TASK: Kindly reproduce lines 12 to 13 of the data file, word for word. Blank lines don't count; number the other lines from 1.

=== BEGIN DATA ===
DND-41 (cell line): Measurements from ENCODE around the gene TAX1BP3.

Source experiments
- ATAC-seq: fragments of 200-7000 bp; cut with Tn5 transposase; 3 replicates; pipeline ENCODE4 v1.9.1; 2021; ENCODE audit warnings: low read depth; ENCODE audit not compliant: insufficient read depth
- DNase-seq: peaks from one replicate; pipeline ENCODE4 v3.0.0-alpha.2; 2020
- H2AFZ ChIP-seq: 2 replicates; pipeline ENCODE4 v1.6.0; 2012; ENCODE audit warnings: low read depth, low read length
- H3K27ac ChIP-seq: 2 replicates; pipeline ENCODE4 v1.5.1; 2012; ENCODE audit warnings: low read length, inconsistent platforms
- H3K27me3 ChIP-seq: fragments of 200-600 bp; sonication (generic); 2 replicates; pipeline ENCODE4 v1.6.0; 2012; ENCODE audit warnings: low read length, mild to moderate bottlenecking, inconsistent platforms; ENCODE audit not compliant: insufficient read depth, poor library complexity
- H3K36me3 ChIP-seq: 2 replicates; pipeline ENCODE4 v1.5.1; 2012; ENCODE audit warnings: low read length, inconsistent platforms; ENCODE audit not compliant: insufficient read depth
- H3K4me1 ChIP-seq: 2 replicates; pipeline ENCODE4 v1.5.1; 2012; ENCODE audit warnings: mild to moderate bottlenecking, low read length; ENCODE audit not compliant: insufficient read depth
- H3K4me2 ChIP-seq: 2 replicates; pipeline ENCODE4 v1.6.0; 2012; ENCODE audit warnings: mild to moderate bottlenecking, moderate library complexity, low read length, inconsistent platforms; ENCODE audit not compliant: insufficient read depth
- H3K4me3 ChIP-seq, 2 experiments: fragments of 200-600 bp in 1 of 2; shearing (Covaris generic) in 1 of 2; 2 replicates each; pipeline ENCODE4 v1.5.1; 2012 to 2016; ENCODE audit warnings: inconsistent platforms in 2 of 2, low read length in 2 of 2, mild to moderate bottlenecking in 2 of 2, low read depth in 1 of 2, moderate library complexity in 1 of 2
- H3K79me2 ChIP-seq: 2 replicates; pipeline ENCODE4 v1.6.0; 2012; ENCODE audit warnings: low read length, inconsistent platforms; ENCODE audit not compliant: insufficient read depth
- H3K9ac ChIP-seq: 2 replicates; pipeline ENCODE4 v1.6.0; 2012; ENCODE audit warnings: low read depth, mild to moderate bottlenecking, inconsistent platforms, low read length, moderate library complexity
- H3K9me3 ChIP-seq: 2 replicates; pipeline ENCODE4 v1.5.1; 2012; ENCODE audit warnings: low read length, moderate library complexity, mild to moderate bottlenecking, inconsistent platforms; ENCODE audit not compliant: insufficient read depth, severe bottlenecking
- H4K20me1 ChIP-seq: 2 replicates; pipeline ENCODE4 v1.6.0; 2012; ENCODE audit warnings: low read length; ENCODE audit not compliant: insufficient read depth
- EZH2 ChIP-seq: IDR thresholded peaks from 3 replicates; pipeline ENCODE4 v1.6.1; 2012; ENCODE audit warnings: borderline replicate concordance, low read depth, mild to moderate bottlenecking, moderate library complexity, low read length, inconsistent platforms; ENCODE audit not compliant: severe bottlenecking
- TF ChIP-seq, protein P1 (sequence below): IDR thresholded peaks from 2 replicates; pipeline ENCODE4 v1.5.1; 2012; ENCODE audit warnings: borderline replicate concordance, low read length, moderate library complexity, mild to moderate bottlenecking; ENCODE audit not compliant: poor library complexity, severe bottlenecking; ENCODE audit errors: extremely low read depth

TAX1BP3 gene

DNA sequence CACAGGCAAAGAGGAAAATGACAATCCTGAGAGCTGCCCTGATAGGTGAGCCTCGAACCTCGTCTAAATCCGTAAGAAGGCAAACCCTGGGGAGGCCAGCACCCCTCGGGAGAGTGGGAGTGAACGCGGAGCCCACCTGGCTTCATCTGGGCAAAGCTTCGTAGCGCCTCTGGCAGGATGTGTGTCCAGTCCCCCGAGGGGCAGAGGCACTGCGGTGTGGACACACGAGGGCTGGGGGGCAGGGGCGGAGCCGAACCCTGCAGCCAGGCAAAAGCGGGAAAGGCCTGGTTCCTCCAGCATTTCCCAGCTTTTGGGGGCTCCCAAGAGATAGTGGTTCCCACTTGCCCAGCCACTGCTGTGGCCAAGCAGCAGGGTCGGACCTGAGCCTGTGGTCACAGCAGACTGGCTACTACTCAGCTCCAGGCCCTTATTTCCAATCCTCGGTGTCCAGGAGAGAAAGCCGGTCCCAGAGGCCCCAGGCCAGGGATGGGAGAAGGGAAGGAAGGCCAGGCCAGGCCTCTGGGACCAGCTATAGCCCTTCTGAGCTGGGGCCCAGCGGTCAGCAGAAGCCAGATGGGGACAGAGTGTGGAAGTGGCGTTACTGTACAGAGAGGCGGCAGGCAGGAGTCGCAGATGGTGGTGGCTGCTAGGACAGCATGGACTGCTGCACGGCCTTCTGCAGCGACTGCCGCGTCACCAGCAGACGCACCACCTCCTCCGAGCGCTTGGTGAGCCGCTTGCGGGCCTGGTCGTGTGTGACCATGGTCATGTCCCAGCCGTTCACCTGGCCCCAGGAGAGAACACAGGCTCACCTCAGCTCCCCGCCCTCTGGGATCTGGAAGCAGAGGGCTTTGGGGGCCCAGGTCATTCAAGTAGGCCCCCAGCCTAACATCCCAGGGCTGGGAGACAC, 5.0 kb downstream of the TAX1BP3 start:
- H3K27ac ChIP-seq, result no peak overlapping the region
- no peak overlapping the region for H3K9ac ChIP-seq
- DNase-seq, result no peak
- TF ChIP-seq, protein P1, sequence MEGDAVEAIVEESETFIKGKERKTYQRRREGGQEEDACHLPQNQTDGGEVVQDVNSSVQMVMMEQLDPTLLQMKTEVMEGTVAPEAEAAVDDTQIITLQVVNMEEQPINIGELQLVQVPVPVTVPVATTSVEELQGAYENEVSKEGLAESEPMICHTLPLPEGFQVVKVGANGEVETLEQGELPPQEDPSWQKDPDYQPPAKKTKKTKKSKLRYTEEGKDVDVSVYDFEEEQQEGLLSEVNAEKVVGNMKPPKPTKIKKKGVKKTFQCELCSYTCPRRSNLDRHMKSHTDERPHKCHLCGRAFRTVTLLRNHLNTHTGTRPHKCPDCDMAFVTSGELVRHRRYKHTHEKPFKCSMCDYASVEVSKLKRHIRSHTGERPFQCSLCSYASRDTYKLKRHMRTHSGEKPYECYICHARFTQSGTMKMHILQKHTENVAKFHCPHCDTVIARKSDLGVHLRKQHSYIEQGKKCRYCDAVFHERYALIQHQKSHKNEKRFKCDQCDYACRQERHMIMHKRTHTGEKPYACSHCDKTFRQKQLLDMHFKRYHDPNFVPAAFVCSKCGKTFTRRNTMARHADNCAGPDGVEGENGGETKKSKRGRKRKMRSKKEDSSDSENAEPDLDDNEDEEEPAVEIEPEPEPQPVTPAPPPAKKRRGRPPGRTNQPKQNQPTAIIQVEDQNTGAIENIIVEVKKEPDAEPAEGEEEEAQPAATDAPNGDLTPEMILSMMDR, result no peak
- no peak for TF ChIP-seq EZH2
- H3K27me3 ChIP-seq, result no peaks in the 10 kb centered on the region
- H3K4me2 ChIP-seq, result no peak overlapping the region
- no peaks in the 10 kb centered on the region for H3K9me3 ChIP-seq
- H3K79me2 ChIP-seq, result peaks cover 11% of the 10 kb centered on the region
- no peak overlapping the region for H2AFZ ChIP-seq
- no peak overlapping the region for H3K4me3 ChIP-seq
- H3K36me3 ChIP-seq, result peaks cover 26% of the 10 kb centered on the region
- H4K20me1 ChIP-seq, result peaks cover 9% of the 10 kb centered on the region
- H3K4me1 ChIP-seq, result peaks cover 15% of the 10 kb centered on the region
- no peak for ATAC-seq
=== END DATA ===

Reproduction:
- H3K79me2 ChIP-seq: 2 replicates; pipeline ENCODE4 v1.6.0; 2012; ENCODE audit warnings: low read length, inconsistent platforms; ENCODE audit not compliant: insufficient read depth
- H3K9ac ChIP-seq: 2 replicates; pipeline ENCODE4 v1.6.0; 2012; ENCODE audit warnings: low read depth, mild to moderate bottlenecking, inconsistent platforms, low read length, moderate library complexity